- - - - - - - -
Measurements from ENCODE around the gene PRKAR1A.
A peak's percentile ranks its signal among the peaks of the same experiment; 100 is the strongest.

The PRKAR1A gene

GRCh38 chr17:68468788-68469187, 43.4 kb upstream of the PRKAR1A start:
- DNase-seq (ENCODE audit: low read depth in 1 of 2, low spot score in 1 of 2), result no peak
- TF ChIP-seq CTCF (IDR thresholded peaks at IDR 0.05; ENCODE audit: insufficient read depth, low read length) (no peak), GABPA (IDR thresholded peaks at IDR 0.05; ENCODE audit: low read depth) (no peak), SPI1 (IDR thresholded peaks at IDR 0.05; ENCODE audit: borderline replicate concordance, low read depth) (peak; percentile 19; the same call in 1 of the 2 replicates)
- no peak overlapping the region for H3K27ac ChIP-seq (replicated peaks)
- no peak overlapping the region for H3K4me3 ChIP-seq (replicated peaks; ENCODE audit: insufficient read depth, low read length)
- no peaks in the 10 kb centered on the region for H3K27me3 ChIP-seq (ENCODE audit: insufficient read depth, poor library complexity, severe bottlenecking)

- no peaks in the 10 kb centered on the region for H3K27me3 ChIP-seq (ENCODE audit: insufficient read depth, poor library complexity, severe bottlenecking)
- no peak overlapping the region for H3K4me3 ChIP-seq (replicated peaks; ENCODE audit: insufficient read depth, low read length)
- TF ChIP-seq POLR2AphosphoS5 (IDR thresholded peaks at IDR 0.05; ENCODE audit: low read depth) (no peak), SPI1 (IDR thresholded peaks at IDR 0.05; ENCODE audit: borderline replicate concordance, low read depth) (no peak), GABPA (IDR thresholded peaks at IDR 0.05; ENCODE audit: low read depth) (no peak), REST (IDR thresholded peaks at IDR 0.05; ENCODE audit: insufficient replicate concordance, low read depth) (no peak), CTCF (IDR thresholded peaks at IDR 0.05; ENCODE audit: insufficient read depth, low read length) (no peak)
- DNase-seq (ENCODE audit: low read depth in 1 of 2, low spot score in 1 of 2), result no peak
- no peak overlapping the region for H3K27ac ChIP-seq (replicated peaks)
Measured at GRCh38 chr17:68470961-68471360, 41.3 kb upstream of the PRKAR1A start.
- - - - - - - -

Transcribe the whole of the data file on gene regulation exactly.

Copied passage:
Measurements from ENCODE around the gene PRKAR1A.
A peak's percentile ranks its signal among the peaks of the same experiment; 100 is the strongest.

The PRKAR1A gene

GRCh38 chr17:68468788-68469187, 43.4 kb upstream of the PRKAR1A start:
- DNase-seq (ENCODE audit: low read depth in 1 of 2, low spot score in 1 of 2), result no peak
- TF ChIP-seq CTCF (IDR thresholded peaks at IDR 0.05; ENCODE audit: insufficient read depth, low read length) (no peak), GABPA (IDR thresholded peaks at IDR 0.05; ENCODE audit: low read depth) (no peak), SPI1 (IDR thresholded peaks at IDR 0.05; ENCODE audit: borderline replicate concordance, low read depth) (peak; percentile 19; the same call in 1 of the 2 replicates)
- no peak overlapping the region for H3K27ac ChIP-seq (replicated peaks)
- no peak overlapping the region for H3K4me3 ChIP-seq (replicated peaks; ENCODE audit: insufficient read depth, low read length)
- no peaks in the 10 kb centered on the region for H3K27me3 ChIP-seq (ENCODE audit: insufficient read depth, poor library complexity, severe bottlenecking)

- no peaks in the 10 kb centered on the region for H3K27me3 ChIP-seq (ENCODE audit: insufficient read depth, poor library complexity, severe bottlenecking)
- no peak overlapping the region for H3K4me3 ChIP-seq (replicated peaks; ENCODE audit: insufficient read depth, low read length)
- TF ChIP-seq POLR2AphosphoS5 (IDR thresholded peaks at IDR 0.05; ENCODE audit: low read depth) (no peak), SPI1 (IDR thresholded peaks at IDR 0.05; ENCODE audit: borderline replicate concordance, low read depth) (no peak), GABPA (IDR thresholded peaks at IDR 0.05; ENCODE audit: low read depth) (no peak), REST (IDR thresholded peaks at IDR 0.05; ENCODE audit: insufficient replicate concordance, low read depth) (no peak), CTCF (IDR thresholded peaks at IDR 0.05; ENCODE audit: insufficient read depth, low read length) (no peak)
- DNase-seq (ENCODE audit: low read depth in 1 of 2, low spot score in 1 of 2), result no peak
- no peak overlapping the region for H3K27ac ChIP-seq (replicated peaks)
Measured at GRCh38 chr17:68470961-68471360, 41.3 kb upstream of the PRKAR1A start.